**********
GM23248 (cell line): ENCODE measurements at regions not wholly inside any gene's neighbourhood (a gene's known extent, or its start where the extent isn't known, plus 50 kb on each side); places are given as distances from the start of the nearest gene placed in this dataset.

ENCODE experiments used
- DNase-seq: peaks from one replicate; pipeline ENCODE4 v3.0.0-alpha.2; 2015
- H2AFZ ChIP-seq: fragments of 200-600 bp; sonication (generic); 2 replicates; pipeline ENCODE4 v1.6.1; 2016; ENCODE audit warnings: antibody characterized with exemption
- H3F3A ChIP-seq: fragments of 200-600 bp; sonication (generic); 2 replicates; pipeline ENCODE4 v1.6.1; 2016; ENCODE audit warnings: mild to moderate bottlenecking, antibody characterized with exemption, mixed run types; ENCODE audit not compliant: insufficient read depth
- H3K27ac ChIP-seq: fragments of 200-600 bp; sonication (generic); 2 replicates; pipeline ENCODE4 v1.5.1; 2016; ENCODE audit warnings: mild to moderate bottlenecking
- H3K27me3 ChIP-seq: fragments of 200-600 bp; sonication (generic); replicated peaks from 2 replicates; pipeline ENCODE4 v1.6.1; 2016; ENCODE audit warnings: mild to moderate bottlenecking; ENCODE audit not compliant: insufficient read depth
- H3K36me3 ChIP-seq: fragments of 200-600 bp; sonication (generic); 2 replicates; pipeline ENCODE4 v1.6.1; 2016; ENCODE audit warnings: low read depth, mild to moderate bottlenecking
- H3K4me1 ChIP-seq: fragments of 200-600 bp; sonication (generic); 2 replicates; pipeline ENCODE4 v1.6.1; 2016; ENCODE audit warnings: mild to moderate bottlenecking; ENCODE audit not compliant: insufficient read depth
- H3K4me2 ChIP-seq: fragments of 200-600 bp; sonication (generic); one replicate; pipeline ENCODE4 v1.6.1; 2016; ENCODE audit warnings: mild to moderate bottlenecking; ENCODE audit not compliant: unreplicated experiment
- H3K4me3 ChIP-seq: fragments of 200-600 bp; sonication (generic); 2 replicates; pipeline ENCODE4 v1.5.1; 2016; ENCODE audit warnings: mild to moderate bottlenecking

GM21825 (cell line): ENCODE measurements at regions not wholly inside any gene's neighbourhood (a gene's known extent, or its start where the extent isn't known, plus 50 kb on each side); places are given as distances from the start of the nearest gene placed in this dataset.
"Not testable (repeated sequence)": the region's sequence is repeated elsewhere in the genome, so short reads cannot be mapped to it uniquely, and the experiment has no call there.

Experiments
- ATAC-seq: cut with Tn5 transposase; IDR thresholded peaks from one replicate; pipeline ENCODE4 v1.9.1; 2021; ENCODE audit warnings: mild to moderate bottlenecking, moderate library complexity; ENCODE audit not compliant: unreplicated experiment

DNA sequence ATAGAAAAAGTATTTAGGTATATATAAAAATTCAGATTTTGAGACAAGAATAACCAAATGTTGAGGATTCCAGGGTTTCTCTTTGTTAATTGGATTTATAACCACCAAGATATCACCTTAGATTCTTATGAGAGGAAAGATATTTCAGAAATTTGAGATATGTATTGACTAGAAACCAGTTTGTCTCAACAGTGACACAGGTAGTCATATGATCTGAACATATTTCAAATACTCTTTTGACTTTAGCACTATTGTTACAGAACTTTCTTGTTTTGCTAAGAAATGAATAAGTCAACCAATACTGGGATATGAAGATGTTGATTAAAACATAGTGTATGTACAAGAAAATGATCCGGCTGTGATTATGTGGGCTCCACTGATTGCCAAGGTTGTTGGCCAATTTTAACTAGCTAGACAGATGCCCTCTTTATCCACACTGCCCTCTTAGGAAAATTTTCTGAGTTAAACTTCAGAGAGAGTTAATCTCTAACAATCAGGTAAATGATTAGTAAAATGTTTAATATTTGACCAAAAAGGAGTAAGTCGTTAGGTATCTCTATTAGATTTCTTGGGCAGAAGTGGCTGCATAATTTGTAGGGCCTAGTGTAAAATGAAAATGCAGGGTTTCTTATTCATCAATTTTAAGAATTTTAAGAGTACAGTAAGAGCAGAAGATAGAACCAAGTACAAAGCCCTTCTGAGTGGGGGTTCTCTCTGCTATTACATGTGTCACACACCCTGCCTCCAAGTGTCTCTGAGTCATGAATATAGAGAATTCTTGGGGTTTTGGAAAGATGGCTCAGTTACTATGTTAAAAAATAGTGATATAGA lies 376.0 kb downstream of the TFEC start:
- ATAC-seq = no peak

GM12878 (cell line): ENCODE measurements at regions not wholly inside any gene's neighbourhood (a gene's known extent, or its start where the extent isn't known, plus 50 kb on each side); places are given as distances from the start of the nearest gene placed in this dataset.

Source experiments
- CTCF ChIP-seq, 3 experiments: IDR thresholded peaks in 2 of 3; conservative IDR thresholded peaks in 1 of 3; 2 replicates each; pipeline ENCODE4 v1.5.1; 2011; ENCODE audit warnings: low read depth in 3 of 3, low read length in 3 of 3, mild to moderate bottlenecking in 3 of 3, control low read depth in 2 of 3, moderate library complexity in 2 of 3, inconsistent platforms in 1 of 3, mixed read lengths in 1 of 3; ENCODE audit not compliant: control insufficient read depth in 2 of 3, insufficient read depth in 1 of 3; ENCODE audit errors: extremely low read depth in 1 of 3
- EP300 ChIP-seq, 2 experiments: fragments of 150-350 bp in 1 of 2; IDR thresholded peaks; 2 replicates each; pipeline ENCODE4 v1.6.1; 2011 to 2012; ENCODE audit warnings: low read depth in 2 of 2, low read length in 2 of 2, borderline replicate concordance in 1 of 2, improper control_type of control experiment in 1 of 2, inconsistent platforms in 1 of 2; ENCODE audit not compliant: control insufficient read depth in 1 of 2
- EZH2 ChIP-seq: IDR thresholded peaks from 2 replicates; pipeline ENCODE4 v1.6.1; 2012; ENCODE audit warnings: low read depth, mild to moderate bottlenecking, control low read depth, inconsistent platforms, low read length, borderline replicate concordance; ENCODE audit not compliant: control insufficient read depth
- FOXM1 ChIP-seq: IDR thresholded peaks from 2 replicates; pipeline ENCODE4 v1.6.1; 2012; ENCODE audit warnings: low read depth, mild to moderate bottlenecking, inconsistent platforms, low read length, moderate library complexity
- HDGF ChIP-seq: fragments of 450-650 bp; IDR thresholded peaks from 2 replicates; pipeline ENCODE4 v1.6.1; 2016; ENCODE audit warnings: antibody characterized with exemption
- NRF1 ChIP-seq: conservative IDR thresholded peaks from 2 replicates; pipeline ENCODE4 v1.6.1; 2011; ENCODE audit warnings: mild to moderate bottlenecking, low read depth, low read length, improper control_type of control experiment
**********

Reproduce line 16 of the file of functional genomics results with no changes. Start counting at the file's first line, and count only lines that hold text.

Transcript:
DNA sequence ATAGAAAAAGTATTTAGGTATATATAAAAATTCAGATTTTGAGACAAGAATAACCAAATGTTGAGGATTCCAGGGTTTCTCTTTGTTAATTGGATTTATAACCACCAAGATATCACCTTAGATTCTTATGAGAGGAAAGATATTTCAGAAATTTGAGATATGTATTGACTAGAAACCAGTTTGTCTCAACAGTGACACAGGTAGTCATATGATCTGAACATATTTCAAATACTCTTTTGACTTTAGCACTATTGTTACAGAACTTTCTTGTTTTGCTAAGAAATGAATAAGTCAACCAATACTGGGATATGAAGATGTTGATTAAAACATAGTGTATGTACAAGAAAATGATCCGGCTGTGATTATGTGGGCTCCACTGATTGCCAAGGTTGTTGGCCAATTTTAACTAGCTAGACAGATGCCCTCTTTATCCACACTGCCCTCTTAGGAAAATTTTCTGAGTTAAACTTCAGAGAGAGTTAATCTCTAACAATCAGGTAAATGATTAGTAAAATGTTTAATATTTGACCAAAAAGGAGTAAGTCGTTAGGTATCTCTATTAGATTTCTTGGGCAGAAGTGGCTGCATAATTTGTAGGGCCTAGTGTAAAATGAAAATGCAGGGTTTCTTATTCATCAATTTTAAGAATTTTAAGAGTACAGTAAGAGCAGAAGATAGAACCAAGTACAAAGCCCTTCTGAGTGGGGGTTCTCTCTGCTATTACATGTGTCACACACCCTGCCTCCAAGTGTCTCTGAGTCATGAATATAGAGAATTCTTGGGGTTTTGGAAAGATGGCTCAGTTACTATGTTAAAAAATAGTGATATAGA lies 376.0 kb downstream of the TFEC start: